The North Rustico Lighthouse is a landmark in the picturesque harbour in the small fishing village of North Rustico. Built in 1876, this 35 foot high lighthouse is one of four remaining in Prince Edward Island with attached keeper’s dwellings. With the red clay shoreline and dramatic sea view, North Rustico is a great location for a walk on the beach to see this photogenic lighthouse even though it isn’t open to the public.
383 Harbourview Drive, North Rustico, PEI. Lighthouse is not open to the public.
7. North Cape Lighthouse
Located on the windy North Cape of Prince Edward Island, the North Cape Lighthouse is one of the oldest lighthouses in the province. The octagonal wood-framed tower topped by a red iron lantern which was built in 1865 is fenced for safety reasons and closed to the public, however, it’s located in a beautiful spot on the North Cape that is fun to explore.
Apart from seeing the lighthouse, visitors can walk down to the beach for a view of the longest natural rock reef in North America, admire the inuksuit along the rocky shoreline, and watch for sea lions sunning on the rocks. At low tide, it’s possible to walk on the reef and explore the tidal pools and at high tide you will see the waters of of the Gulf of St. Lawrence and the Northumberland Strait meeting. The North Cape Wind Energy Interpretive Centre is also worth a visit to learn more about wind energy in the province.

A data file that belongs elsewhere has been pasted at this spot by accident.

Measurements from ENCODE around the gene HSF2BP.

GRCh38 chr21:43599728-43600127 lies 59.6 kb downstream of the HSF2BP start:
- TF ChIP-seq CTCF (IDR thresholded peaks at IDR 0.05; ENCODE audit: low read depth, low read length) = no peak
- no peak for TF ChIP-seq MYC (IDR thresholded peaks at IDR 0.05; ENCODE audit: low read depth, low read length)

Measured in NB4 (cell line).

Located on Route 12, North Cape
8. New London Lighthouse
Built in 1876, the New London Lighthouse, located on the north shore with a beautiful view overlooking the entrance to New London Bay, is another of the four remaining lighthouses on the island with attached keeper’s dwellings. It’s also known for being one of the few lighthouses to have had a female light keeper for a time.
I have only visited the New London Lighthouse once because it’s a little more out of the way than some (but not as hard to get to as others). To get to the lighthouse you will need to leave your car and walk part of the way but it’s definitely worth the hike even though you can’t get up close to the lighthouse.
821 Cape Road. Tower is not open to the public.
9. Cape Tryon Lighthouse
Cape Tryon Lighthouse is a traditional red and white lighthouse located near the edge of a breathtaking red sandstone cliff along the northern coast of Prince Edward Island just north of French River.
Built in 1967, this is the second Cape Tryon lighthouse. The original lighthouse, built in 1905, was the inspiration for the Four Winds Lighthouse in Lucy Maud Montgomery’s novel Anne’s House of Dreams and today the lighthouse is owned by the L.M. Montgomery Land Trust which strives to preserve the scenic, agricultural coastal lands on the north shore of Prince Edward Island.
I have only visited this lighthouse once as well as it is a little off the beaten path but the stunning views are worth it! It’s a bit of a bumpy road and then you need to park and walk about a kilometre on a dirt path through farm fields to get to the lighthouse. The lighthouse is located on private property but it’s okay to walk in on the public road to view it. The lighthouse was badly in need of a paint job when we visited but was still stunning!
Cape Tryon Road, French River. Tower not open to visitors.
Pin This For Later